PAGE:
While most Muslims migrated from India to Pakistan, many Muslims did not have the resources to migrate to Pakistan, and were therefore left in India. This created a small population of poor, mostly uneducated Muslims that were subjected to discrimination at the hands of the Hindus. In Why do Indian Muslims lag behind? Soutik Biswas points out that even though thirty-one percent of Muslims are below the official poverty line, many Hindus still accused them of being appeased by the state and treated them as a threat to Hinduism (2007,p.2). The disadvantages faced by Muslim individuals in India impact almost every aspect of every day life, from health care to education. The alienation from public life spurs a vicious cycle that promotes segregation between the groups, and forces Muslims to associate more with their religious group than their country. Without the vital integration into Indian culture, Muslims feel disempowered, and therefore are more likely to commit radical acts in order to better their plight.

During partition, all princely states had to associate with either India or Pakistan, it was not an option to remain independent. Kashmir, a state in the northwest of the continent, had borders with both Pakistan and India, but did not initially join either nation. Since the population was mainly Muslim and the ruler was a Hindu, the decision about which new nation to join was extremely difficult. When Pakistan aided an effort to take Kashmir by force, Indian forces stepped in to prevent Kashmir from being a state in the newly created Pakistan. The resulting war left the borders as they are currently, with one-third of Kashmir given to Pakistan, and the remainder under Indian control (Cohen, pg.64). The debate over who should have control over Kashmir has been an excuse for Pakistan to incite violence------The spread of Hindutva ideology, a term used by Hindu nationalists to define an "India essence," directly resulted in an increase in violence between Muslims and Hindus.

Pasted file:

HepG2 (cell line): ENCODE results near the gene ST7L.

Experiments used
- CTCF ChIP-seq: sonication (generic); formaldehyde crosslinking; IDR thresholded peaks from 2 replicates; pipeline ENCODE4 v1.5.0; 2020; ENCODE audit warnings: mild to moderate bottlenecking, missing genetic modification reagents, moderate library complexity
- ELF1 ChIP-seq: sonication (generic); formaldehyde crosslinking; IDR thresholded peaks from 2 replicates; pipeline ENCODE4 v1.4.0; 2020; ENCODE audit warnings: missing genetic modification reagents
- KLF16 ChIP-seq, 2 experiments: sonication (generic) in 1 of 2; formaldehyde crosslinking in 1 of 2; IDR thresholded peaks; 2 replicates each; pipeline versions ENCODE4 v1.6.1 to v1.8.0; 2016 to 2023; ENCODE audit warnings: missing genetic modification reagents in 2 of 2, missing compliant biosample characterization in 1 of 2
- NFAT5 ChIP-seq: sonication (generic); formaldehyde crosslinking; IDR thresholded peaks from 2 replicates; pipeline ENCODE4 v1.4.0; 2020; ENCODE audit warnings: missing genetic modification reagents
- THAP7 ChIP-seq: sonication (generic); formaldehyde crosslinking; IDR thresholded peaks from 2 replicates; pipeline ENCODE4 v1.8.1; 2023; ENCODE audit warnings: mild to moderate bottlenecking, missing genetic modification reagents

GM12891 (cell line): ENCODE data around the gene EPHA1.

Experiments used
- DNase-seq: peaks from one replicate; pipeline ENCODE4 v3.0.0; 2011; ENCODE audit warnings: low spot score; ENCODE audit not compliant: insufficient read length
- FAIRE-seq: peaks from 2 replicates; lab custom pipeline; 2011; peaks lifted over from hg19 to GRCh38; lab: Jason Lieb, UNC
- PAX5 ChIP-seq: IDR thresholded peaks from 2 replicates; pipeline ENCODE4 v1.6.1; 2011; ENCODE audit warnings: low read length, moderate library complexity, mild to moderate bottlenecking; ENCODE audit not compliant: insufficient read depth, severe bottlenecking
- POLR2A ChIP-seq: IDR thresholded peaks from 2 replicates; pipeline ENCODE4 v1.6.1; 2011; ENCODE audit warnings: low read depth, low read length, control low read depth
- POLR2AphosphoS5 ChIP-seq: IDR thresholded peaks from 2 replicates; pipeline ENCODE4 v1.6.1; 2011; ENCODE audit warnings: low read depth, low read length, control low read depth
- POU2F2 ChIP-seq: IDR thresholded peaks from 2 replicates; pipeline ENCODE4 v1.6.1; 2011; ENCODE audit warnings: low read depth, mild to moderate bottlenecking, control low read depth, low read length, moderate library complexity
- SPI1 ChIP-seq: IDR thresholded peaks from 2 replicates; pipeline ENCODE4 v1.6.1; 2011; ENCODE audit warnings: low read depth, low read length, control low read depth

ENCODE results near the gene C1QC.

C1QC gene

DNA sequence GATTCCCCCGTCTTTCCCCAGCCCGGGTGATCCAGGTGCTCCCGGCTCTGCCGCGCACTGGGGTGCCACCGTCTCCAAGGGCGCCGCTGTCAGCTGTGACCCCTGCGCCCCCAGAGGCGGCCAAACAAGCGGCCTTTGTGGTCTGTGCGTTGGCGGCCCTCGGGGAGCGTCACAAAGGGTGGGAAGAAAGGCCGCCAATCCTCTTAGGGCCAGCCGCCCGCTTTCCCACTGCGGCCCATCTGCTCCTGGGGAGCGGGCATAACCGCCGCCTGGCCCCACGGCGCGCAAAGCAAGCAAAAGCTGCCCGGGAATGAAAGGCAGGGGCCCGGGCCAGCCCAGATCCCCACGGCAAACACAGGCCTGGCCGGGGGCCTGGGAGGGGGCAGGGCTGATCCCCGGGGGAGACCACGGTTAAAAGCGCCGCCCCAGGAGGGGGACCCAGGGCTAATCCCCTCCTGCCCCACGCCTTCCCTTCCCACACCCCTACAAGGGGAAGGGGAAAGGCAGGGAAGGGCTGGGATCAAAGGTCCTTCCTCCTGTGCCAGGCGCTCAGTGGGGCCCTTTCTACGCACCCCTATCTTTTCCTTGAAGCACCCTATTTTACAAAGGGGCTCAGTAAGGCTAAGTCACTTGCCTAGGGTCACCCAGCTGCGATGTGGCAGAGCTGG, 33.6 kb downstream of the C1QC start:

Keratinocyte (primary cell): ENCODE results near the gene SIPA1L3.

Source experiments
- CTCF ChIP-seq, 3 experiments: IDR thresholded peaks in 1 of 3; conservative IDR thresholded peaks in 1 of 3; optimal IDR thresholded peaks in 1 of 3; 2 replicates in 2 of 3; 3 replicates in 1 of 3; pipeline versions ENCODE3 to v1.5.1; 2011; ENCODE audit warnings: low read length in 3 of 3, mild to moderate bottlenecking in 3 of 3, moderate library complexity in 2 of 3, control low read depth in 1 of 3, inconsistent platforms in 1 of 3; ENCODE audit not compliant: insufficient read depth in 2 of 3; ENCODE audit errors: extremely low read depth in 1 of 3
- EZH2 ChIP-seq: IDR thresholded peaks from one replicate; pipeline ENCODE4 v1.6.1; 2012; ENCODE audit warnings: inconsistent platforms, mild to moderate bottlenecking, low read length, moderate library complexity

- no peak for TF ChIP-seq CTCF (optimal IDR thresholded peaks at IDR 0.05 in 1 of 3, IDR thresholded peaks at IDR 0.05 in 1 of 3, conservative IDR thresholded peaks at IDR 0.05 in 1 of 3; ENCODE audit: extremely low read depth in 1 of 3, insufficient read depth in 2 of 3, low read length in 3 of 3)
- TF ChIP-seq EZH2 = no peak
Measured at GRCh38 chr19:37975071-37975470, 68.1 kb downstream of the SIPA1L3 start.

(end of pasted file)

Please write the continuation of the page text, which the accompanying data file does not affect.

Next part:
Waves of communal violence also spread after the 1992 destruction of the Babri Masjid mosque in Ayodha by Hindu extremists who claimed that the mosque was built on the god Ram's birthplace (Shani,2007, p.16). Although there was not any official evidence supporting this claim, the destruction of the mosque highlights the aggressive steps Hindu nationalists are willing to take in order to establish themselves in opposition to all non-Hindus. The focus on the god Ram also reflects an elemental difference between traditional and fundamentalist Hinduism. Traditional Hinduism lacks official texts or doctrines, and instead is a pluralistic religion in which each individual is free to worship as s/he sees fit. Fundamentalist Hinduism desires to eradicate some the differences among Hindus through starting to view Ram as the central god, and using the official version of his story, The Ramayana (DeVotta, 2011, p.5). Fundamentalists believe that the traditional, pluralistic idea of Hinduism represents "weakness," and therefore want to move in the direction of a stronger, unified Hindu society.

In 2002, the worst religiously motivated violence in years occurred when Hindu mobs in Gujarat brutally murdered up to 2,000 Muslim civilians. In "Terrorism in India has many faces," Martha Nussbaum states that the right-wing Hindu's movement "has insisted that India is for Hindus, and that both Muslims and Christians are foreigners who should have second-class status in the nation," since the 1930s(2008). It is therefore not shocking that they would "have embraced